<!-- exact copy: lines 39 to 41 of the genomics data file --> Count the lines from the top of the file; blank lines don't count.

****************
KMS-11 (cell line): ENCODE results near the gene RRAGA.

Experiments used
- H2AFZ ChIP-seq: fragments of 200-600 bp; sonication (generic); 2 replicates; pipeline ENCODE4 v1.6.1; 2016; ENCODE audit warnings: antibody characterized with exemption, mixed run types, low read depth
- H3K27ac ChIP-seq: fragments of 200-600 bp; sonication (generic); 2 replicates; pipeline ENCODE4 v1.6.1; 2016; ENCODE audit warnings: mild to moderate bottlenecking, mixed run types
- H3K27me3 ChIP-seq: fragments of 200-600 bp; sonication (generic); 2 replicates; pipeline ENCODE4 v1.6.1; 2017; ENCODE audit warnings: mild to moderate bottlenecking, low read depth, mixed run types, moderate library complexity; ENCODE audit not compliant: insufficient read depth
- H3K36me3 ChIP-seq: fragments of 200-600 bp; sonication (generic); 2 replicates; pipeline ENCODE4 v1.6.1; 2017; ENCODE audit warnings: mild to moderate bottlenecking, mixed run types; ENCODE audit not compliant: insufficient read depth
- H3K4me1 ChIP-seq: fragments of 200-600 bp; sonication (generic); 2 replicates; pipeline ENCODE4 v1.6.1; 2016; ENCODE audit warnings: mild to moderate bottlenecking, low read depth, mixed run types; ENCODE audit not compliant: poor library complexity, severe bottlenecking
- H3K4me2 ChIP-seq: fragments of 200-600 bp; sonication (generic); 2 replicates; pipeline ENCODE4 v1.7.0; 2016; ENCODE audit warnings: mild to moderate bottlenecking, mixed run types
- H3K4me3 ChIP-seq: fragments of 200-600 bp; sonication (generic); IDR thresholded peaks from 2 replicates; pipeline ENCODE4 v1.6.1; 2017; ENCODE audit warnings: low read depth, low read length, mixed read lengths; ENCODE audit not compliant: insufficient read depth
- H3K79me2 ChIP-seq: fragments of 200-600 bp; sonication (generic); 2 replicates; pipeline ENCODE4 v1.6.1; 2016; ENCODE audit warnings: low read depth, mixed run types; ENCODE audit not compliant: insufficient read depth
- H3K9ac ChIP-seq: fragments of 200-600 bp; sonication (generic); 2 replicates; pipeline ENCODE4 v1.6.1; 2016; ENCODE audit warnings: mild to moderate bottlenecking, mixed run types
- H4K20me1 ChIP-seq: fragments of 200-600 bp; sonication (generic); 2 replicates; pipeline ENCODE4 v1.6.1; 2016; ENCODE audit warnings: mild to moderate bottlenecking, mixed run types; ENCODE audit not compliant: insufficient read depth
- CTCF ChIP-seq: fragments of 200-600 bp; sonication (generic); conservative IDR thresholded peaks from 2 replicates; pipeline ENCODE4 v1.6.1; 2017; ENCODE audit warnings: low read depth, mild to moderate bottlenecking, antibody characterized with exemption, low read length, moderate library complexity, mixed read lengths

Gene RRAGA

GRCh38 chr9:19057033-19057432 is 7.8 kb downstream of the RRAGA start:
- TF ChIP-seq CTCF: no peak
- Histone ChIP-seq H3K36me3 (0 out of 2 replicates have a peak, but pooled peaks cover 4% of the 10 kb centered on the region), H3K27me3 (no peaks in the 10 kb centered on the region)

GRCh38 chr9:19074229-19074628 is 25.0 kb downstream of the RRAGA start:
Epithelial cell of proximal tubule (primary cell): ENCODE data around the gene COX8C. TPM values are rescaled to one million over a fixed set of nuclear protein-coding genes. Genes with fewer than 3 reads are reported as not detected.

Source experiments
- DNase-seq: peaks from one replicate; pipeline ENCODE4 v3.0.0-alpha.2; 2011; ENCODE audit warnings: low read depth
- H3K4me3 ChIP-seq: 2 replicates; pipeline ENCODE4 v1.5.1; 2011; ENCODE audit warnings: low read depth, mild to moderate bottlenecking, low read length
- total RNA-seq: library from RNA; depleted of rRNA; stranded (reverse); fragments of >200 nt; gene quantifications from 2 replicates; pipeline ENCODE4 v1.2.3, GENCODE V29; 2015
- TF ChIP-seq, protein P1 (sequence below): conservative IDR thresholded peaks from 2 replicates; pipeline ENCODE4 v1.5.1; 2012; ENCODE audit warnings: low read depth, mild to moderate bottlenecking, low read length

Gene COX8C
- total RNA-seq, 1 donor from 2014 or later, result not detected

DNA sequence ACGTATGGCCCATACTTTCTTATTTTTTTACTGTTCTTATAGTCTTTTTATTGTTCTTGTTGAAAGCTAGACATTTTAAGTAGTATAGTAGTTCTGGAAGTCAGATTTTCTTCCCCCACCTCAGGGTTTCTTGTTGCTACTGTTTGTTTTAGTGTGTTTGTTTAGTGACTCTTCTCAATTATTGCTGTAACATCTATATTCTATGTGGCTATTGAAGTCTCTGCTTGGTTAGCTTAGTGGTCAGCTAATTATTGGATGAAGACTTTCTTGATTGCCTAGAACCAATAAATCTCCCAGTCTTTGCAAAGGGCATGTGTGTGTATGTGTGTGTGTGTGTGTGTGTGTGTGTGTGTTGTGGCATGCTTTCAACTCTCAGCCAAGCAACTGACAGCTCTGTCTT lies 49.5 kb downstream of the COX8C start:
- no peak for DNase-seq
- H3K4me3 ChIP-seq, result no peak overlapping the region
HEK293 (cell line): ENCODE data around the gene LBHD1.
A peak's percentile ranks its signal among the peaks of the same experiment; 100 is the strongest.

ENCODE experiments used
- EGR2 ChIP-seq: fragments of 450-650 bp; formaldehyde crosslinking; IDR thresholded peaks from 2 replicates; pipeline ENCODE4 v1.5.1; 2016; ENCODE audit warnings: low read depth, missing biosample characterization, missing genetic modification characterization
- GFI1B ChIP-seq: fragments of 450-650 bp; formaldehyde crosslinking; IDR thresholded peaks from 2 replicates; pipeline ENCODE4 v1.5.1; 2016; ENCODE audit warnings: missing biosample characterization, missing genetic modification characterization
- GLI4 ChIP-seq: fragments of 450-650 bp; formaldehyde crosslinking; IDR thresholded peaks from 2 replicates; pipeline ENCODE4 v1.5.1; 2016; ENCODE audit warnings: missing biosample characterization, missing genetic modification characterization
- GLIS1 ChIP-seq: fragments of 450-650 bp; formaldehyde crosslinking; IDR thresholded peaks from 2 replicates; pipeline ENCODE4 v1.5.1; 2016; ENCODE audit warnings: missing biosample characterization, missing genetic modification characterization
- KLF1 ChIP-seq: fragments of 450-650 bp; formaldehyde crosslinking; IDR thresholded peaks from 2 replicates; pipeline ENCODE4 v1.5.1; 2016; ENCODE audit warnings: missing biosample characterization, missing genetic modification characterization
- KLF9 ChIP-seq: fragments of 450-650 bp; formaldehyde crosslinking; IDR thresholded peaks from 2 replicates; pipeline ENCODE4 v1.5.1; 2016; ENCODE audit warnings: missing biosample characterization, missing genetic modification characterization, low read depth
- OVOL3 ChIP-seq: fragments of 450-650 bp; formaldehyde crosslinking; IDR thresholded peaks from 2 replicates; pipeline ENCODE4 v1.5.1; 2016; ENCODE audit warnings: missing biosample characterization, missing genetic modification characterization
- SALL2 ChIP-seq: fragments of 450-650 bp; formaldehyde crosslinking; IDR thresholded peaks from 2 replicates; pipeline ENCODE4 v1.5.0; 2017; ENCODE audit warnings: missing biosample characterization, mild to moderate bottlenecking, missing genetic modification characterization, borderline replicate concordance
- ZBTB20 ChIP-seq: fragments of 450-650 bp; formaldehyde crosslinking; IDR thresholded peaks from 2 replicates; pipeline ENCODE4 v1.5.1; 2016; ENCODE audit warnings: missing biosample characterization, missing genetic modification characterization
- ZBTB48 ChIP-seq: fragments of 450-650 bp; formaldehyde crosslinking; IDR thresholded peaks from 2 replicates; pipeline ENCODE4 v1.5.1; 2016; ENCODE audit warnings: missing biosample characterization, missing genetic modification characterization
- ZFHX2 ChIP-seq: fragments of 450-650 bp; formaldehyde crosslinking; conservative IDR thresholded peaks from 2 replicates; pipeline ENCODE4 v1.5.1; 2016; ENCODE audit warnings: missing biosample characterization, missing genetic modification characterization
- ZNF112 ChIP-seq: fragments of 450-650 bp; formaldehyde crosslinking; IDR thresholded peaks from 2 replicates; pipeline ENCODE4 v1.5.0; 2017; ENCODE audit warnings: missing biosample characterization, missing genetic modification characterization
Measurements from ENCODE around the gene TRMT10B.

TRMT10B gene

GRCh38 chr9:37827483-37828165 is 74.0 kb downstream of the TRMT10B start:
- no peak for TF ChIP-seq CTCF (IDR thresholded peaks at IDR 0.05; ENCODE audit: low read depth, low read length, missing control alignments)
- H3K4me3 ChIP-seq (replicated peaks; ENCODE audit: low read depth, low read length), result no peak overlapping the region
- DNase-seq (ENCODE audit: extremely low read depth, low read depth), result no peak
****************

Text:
- OVOL3 ChIP-seq: fragments of 450-650 bp; formaldehyde crosslinking; IDR thresholded peaks from 2 replicates; pipeline ENCODE4 v1.5.1; 2016; ENCODE audit warnings: missing biosample characterization, missing genetic modification characterization
- SALL2 ChIP-seq: fragments of 450-650 bp; formaldehyde crosslinking; IDR thresholded peaks from 2 replicates; pipeline ENCODE4 v1.5.0; 2017; ENCODE audit warnings: missing biosample characterization, mild to moderate bottlenecking, missing genetic modification characterization, borderline replicate concordance
- ZBTB20 ChIP-seq: fragments of 450-650 bp; formaldehyde crosslinking; IDR thresholded peaks from 2 replicates; pipeline ENCODE4 v1.5.1; 2016; ENCODE audit warnings: missing biosample characterization, missing genetic modification characterization